Sarah Mitchell is a 68-year-old female who is normally healthy. However, about five days ago she began to feel very fatigued and started to experience a burning and tingling sensation on her right thigh.
You ask to see the area and upon visual inspection, you notice 3–4 small, red, swollen areas with vesicles on the posterior aspect of her right thigh. She describes the pain to you, saying “it feels like the back of my leg is on fire and it hurts so bad.” She denies being exposed to any excessive heat sources, any changes in her diet, and any changes in the type of body soap, lotion, or laundry detergent she is using. All other physical findings are within normal limits, but her oral temperature is 100.6˚F. She complains about being under a lot of stress for the past three months because she has been helping take care of her husband, who is in the end stages of Alzheimer’s disease. She has no known drug allergies, is a non-smoker, and attends a water aerobics class twice a week. You suspect she may be suffering from a particular viral infection, so you ask if she had chickenpox as a child. Sarah confirms that she had chickenpox and measles during childhood. Her answer confirms your suspicions that she is likely suffering from shingles (herpes zoster) due to varicella-zoster virus infection.
1. Based on what you know about their stimuli, which type of sensory receptor is activated and causing Sarah’s symptoms of pain and paresthesia?
2. The virus infecting Sarah lies dormant in the dorsal root
ganglion. Does the dorsal root and its ganglion carry sensory
input, motor output, or both?
3. Based on the pattern of skin vesicles and pain, which of
Sarah’s peripheral nerves is infected? If Sarah had skin vesicles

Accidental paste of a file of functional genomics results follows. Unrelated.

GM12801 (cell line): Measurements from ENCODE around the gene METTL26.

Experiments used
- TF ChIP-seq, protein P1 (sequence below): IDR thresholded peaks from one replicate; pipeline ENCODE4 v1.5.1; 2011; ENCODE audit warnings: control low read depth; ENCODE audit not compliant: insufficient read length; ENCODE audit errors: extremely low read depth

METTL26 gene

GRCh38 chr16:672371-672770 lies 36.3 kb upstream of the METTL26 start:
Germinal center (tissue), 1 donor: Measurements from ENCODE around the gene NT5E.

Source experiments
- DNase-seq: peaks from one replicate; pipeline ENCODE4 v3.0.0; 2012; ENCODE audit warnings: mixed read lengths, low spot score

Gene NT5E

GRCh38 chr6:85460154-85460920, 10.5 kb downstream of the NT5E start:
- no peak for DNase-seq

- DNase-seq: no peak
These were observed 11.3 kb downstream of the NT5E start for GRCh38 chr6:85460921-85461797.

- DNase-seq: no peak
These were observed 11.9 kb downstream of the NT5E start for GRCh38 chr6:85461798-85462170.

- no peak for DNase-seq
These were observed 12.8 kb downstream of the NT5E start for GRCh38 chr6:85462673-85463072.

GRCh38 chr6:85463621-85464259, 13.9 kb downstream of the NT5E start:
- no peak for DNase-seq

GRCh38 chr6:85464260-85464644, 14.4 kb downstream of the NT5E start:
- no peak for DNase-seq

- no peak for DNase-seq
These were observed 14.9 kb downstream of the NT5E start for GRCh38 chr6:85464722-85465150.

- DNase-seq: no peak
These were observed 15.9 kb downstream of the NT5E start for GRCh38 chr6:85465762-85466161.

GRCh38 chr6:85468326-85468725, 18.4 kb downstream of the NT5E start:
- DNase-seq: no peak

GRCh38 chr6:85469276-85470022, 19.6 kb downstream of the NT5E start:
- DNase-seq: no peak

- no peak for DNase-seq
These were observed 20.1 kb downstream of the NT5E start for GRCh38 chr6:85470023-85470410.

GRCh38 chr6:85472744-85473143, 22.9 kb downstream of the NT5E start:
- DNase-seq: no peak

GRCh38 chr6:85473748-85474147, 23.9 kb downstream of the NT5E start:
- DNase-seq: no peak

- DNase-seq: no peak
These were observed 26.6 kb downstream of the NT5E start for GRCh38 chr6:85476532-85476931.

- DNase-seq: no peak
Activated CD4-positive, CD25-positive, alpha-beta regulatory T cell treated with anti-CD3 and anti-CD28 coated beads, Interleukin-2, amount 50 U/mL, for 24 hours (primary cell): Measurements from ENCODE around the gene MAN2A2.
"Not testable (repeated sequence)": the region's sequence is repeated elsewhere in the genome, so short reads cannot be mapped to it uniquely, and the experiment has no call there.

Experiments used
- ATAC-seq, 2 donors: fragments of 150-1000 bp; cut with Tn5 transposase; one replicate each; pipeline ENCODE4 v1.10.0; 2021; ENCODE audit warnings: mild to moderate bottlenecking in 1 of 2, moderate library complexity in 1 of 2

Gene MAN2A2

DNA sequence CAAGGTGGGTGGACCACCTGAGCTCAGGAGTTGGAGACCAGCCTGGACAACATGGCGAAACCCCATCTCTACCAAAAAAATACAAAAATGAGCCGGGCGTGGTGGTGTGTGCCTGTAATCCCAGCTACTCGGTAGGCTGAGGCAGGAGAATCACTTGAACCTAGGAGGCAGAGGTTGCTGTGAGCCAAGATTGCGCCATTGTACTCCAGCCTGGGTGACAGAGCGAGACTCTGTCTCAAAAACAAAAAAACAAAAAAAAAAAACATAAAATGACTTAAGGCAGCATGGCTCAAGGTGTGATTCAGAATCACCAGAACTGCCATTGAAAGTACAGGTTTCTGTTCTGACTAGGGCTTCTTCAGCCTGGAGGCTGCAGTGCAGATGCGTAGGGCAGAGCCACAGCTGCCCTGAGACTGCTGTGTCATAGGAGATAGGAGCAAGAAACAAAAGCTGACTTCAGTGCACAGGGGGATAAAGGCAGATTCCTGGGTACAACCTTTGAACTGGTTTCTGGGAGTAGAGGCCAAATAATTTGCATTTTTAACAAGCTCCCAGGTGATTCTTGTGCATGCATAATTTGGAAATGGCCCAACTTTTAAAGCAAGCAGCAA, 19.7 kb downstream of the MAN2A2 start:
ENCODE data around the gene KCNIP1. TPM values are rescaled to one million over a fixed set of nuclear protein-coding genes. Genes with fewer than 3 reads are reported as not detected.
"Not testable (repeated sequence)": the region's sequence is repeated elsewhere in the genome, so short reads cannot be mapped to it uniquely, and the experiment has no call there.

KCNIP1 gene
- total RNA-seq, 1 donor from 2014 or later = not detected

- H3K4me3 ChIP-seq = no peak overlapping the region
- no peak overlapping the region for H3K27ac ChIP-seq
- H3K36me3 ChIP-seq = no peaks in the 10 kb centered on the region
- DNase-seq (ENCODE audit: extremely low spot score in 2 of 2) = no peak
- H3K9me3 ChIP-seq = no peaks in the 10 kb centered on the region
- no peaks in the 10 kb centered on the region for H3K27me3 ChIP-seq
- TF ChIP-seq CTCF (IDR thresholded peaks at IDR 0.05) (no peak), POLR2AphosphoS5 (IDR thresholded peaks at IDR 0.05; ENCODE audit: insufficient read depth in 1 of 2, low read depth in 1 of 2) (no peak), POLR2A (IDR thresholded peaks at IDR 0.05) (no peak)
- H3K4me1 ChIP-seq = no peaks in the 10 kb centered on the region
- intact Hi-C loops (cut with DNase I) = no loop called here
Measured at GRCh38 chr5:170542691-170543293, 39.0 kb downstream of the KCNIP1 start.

on the anterolateral region of her neck, Transverse cutaneous nerve
is infected.It belongs to cervical plexus to which peripheral nerve
plexus does this nerve belong?
4. If Sarah had skin vesicles on the anterolateral region of her
neck, which peripheral nerve is infected by the virus? To which
peripheral nerve plexus does this nerve belong?
5. If Sarah had a viral infection that affected neuron function
in the ventral root of the same spinal nerve, how would the signs
and symptoms be different than those she has now?
Nociceptors are sensory receptors that detect signals from damaged tissue or the threat of damage and indirectly also respond to chemicals released from the damaged tissue. Nociceptors are free (bare) nerve endings found in the skin , muscle, joints, bone and viscera.
2)somatic sensory, sensory input
3)fibular (peroneal) nerve ( sacral plexus)
4)transverse cutaneous nerve, cervical plexus
5)The symptoms that are caused by affected ventral roots are the following:
Loss of movement in the extremities
Pain radiating into the buttocks
Pain radiating down the legs
Numbness, tingling, burning of the hands or feet
Sarah on the other hand oral fever, she has a burning sensation of the thigh but no numbness
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